What is a cochlea implant?
A cochlear implant is an electronic medical device that replaces the function of the damaged inner ear. Unlike hearing aids, which make sounds louder, cochlear implants do the work of damaged parts of the inner ear (cochlea) to provide sound signals to the brain.
How does a cochlea implant work?
Hearing aids amplify sounds so they may be detected by damaged ears. Cochlear implants bypass damaged portions of the ear and directly stimulate the auditory nerve. Signals generated by the implant are sent by way of the auditory nerve to the brain, which recognizes the signals as sound.
What are cochlear implants used for?
Cochlear implants are designed to help severely to profoundly deaf adults and children who get little or no benefit from hearing aids. Even individuals with severe or profound “nerve deafness” may be able to benefit from cochlear implants.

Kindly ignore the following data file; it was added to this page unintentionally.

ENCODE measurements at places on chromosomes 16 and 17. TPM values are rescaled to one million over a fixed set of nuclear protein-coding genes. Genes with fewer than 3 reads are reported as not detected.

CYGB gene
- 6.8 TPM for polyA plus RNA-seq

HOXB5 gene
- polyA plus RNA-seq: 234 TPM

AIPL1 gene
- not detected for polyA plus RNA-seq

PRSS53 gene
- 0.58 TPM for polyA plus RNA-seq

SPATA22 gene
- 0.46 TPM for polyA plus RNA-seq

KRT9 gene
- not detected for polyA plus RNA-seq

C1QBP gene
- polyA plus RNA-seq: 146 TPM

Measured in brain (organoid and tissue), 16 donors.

What is the success rate of a cochlear implant?
The best results were found among children who received the cochlear implant at 0-3 years of age. They achieved 90 to 95 percent hearing and language improvement. 80-90 percent of these children develop a hearing and speech equal to those of children with normal hearing.
Do cochlear implants make you hear?
It isn’t a hearing aid, which makes sounds louder. It’s a small device that a doctor puts in your ear through surgery. It sends impulses directly to your auditory nerve, which carries sound signals to your brain. The implant doesn’t make you hear normally again, but it can help you with sounds
Do cochlear implants restore normal hearing?
Cochlear implants are medical devices that bypass damaged structures in the inner ear and directly stimulate the auditory nerve. They are surgically implanted to improve hearing in people with severe or profound hearing losses. They can create a range of sound, but do not replace normal hearing.